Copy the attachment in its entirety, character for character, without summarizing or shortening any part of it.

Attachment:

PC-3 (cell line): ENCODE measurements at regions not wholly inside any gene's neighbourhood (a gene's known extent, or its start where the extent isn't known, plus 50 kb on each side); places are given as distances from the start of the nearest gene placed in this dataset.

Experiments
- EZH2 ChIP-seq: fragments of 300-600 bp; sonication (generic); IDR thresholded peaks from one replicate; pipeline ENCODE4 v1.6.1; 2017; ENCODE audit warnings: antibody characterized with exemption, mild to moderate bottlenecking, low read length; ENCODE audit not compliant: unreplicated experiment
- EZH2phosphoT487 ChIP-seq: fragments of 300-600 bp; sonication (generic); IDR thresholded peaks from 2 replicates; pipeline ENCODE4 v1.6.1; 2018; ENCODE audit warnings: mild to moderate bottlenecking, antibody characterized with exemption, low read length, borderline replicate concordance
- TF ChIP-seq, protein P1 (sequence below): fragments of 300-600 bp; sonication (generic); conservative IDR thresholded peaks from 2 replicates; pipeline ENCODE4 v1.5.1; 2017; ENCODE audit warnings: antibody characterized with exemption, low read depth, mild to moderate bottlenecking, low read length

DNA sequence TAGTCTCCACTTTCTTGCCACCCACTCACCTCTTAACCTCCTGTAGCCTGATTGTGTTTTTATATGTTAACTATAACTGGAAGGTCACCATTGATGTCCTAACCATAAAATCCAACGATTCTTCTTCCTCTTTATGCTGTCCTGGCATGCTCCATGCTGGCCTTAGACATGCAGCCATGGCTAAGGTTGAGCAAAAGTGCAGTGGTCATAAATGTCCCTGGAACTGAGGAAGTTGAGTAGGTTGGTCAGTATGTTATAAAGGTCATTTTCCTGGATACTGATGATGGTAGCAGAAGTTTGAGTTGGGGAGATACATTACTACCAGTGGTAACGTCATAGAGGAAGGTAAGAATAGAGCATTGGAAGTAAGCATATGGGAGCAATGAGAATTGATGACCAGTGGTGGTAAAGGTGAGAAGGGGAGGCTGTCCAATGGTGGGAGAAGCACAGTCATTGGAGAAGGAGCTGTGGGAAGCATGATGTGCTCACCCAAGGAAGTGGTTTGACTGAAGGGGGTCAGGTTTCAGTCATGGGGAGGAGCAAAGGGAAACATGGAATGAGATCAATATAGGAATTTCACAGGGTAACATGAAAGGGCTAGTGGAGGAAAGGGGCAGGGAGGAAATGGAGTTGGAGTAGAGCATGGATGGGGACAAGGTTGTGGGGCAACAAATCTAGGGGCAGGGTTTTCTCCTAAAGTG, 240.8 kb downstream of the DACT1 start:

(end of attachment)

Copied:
PC-3 (cell line): ENCODE measurements at regions not wholly inside any gene's neighbourhood (a gene's known extent, or its start where the extent isn't known, plus 50 kb on each side); places are given as distances from the start of the nearest gene placed in this dataset.

Experiments
- EZH2 ChIP-seq: fragments of 300-600 bp; sonication (generic); IDR thresholded peaks from one replicate; pipeline ENCODE4 v1.6.1; 2017; ENCODE audit warnings: antibody characterized with exemption, mild to moderate bottlenecking, low read length; ENCODE audit not compliant: unreplicated experiment
- EZH2phosphoT487 ChIP-seq: fragments of 300-600 bp; sonication (generic); IDR thresholded peaks from 2 replicates; pipeline ENCODE4 v1.6.1; 2018; ENCODE audit warnings: mild to moderate bottlenecking, antibody characterized with exemption, low read length, borderline replicate concordance
- TF ChIP-seq, protein P1 (sequence below): fragments of 300-600 bp; sonication (generic); conservative IDR thresholded peaks from 2 replicates; pipeline ENCODE4 v1.5.1; 2017; ENCODE audit warnings: antibody characterized with exemption, low read depth, mild to moderate bottlenecking, low read length

DNA sequence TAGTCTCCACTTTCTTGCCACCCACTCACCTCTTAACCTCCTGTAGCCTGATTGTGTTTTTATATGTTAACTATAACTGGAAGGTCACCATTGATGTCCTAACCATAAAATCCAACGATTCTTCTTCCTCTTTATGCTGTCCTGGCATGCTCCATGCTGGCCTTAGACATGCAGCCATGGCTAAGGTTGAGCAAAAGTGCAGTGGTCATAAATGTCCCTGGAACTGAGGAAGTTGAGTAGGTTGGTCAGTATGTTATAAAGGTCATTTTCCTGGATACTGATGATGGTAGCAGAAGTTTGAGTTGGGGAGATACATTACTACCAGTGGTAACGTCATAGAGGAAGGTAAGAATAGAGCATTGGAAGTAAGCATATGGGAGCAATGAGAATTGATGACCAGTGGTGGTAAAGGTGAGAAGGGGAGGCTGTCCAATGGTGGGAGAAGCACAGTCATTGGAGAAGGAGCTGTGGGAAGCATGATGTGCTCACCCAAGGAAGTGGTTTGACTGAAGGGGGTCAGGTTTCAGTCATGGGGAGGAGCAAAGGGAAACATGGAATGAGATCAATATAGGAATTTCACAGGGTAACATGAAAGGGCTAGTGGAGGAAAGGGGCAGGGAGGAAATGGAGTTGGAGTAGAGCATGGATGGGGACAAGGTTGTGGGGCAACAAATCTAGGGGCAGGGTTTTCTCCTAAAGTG, 240.8 kb downstream of the DACT1 start: